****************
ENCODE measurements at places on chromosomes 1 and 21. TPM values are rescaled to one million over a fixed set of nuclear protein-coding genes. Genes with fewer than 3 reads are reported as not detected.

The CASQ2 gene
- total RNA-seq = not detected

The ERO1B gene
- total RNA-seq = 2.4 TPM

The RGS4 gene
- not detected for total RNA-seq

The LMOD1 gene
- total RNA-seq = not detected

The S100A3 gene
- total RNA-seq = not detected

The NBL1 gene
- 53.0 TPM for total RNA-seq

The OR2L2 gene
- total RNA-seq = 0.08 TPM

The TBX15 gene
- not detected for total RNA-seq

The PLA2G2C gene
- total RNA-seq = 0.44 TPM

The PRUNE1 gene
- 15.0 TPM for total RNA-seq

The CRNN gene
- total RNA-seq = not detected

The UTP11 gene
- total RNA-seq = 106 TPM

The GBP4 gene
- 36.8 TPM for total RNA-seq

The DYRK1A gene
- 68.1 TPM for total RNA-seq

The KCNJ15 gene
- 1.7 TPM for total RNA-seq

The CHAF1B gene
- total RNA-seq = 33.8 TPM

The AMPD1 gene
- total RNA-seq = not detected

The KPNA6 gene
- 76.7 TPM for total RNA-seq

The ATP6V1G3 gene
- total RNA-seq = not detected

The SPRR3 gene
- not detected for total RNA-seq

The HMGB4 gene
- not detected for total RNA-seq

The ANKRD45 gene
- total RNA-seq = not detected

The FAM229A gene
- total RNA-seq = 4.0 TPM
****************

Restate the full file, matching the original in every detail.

ENCODE measurements at places on chromosomes 1 and 21. TPM values are rescaled to one million over a fixed set of nuclear protein-coding genes. Genes with fewer than 3 reads are reported as not detected.

The CASQ2 gene
- total RNA-seq = not detected

The ERO1B gene
- total RNA-seq = 2.4 TPM

The RGS4 gene
- not detected for total RNA-seq

The LMOD1 gene
- total RNA-seq = not detected

The S100A3 gene
- total RNA-seq = not detected

The NBL1 gene
- 53.0 TPM for total RNA-seq

The OR2L2 gene
- total RNA-seq = 0.08 TPM

The TBX15 gene
- not detected for total RNA-seq

The PLA2G2C gene
- total RNA-seq = 0.44 TPM

The PRUNE1 gene
- 15.0 TPM for total RNA-seq

The CRNN gene
- total RNA-seq = not detected

The UTP11 gene
- total RNA-seq = 106 TPM

The GBP4 gene
- 36.8 TPM for total RNA-seq

The DYRK1A gene
- 68.1 TPM for total RNA-seq

The KCNJ15 gene
- 1.7 TPM for total RNA-seq

The CHAF1B gene
- total RNA-seq = 33.8 TPM

The AMPD1 gene
- total RNA-seq = not detected

The KPNA6 gene
- 76.7 TPM for total RNA-seq

The ATP6V1G3 gene
- total RNA-seq = not detected

The SPRR3 gene
- not detected for total RNA-seq

The HMGB4 gene
- not detected for total RNA-seq

The ANKRD45 gene
- total RNA-seq = not detected

The FAM229A gene
- total RNA-seq = 4.0 TPM